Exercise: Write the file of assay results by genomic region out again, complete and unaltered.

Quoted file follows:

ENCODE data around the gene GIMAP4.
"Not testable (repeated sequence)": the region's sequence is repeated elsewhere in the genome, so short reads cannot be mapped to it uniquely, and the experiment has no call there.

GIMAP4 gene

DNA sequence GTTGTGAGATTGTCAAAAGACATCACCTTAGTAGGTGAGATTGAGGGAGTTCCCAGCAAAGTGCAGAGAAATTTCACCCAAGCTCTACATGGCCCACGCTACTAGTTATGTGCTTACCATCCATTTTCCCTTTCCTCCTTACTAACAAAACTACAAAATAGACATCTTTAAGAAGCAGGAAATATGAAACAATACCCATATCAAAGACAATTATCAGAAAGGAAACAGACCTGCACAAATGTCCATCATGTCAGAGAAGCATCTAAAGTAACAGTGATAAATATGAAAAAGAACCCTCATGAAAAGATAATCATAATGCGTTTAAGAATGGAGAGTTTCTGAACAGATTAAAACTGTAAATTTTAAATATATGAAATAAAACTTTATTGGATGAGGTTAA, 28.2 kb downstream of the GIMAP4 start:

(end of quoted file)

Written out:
ENCODE data around the gene GIMAP4.
"Not testable (repeated sequence)": the region's sequence is repeated elsewhere in the genome, so short reads cannot be mapped to it uniquely, and the experiment has no call there.

GIMAP4 gene

DNA sequence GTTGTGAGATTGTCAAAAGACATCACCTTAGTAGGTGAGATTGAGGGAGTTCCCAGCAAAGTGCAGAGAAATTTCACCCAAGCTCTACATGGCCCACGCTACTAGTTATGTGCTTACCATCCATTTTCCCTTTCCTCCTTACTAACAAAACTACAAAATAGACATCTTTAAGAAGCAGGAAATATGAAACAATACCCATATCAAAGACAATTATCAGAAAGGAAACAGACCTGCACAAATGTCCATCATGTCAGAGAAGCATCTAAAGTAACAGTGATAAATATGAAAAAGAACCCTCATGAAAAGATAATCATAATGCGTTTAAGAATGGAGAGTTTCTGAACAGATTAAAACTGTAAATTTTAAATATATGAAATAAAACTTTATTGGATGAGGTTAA, 28.2 kb downstream of the GIMAP4 start: